During your second year, you'll develop a greater understanding of robot construction and software development and integrate your software and hardware knowledge to customise a microprocessor controlled robot. There's an emphasis on teamwork with opportunities for both group and individual presentations of your projects. You'll use industrial standard software tools for design and simulation, data monitoring and control.

In the final year, you have the opportunity to consolidate your knowledge in specialist robotics topics including machine vision, humanoid robotics, behavioural computing and design for entertainment systems, and robotics and control systems. Your final project showcases your abilities to potential employers and relates your technical knowledge to the business environment. You'll demonstrate your communication skills in an oral and written presentation of your project.

The modules shown for this course or programme are those being studied by current students, or expected new modules. Modules are subject to change depending on year of entry.

The Uni


Course location:

University of Plymouth

Department:

School of Engineering, Computing and Mathematics

TEF rating:

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What students say


We've crunched the numbers to see if overall student satisfaction here is high, medium or low compared to students studying this subject(s) at other universities.

74%
med
Mechatronics and robotics
74%
med
Cybernetics

How do students rate their degree experience?

The stats below relate to the general subject area/s at this university, not this specific course. We show this where there isn’t enough data about the course, or where this is the most detailed info available to us.

Electrical and electronic engineering

Teaching and learning

86%
Staff make the subject interesting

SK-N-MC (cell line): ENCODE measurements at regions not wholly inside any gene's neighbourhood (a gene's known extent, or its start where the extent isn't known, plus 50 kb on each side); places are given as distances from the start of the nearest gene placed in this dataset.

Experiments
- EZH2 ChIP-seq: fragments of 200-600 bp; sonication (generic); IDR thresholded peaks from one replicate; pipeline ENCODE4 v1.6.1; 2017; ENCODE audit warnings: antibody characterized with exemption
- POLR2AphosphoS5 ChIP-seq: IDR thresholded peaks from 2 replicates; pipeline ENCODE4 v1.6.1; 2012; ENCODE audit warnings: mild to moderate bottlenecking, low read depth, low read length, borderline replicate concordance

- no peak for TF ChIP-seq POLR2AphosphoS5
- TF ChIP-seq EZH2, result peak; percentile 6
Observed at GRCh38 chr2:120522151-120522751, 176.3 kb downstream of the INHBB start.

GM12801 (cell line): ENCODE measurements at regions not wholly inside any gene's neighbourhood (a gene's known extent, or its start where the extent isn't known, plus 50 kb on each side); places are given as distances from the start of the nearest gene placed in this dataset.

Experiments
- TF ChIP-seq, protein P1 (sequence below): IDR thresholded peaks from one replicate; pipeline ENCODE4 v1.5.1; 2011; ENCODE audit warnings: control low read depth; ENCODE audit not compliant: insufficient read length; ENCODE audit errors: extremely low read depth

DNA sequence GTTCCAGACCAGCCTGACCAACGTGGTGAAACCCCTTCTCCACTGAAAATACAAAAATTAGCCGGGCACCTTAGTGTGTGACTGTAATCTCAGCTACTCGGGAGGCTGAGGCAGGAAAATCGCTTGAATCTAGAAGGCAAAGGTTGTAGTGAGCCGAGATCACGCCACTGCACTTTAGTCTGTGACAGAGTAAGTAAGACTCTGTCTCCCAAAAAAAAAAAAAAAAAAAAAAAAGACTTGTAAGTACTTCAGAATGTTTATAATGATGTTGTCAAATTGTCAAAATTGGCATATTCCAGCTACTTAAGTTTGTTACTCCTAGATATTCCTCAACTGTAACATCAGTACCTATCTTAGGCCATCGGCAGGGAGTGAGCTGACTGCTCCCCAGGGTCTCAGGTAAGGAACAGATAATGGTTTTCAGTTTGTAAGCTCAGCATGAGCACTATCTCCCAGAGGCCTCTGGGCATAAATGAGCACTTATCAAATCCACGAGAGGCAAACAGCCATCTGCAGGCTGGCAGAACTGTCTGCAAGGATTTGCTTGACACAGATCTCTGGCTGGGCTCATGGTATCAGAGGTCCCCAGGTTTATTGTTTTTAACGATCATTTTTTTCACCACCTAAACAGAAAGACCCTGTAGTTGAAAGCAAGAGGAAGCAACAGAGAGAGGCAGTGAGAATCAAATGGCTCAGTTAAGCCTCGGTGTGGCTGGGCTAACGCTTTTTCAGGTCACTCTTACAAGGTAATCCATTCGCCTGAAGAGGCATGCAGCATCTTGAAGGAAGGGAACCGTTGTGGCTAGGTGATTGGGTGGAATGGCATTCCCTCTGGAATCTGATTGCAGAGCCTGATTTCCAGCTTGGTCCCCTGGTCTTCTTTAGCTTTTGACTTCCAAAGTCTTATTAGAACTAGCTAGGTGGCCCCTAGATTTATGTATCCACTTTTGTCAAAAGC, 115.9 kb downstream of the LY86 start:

72%
Staff are good at explaining things
78%
Ideas and concepts are explored in-depth
92%
Opportunities to apply what I've learned

Assessment and feedback

Feedback on work has been timely
Feedback on work has been helpful
Staff are contactable when needed
Good advice available when making study choices

Resources and organisation

89%
Library resources
79%
IT resources
83%
Course specific equipment and facilities
53%
Course is well organised and has run smoothly

Student voice

Staff value students' opinions

Who studies this subject and how do they get on?

93%
UK students
7%
International students
94%
Male students
6%
Female students
63%
2:1 or above
8%
Drop out rate

Most popular A-Levels studied (and grade achieved)

C
C
D

After graduation


The stats in this section relate to the general subject area/s at this university – not this specific course. We show this where there isn't enough data about the course, or where this is the most detailed info available to us.

Production and manufacturing engineering

What are graduates doing after six months?

This is what graduates told us they were doing (and earning), shortly after completing their course. We've crunched the numbers to show you if these immediate prospects are high, medium or low, compared to those studying this subject/s at other universities.

£22,000
med
Average annual salary
98%
high
Employed or in further education
100%
med
Employed in a role where degree was essential or beneficial

Top job areas of graduates

46%
Engineering professionals
14%
Science, engineering and production technicians
6%
Business, research and administrative professionals
What do graduate employment figures really tell you?

Graduates are in significant demand, so unemployment rates are well below the national graduate average and starting salaries are well above average. Much the most common industries for these graduates are now vehicle manufacture - there are not enough people with these degrees to go round and so the big employers tend to take the lion's share at the moment. But pretty much anywhere there is manufacturing, there are production engineers. Bear in mind that a lot of courses are four years long, and lead to an MEng qualification — this is necessary if you want to become a Chartered Engineer.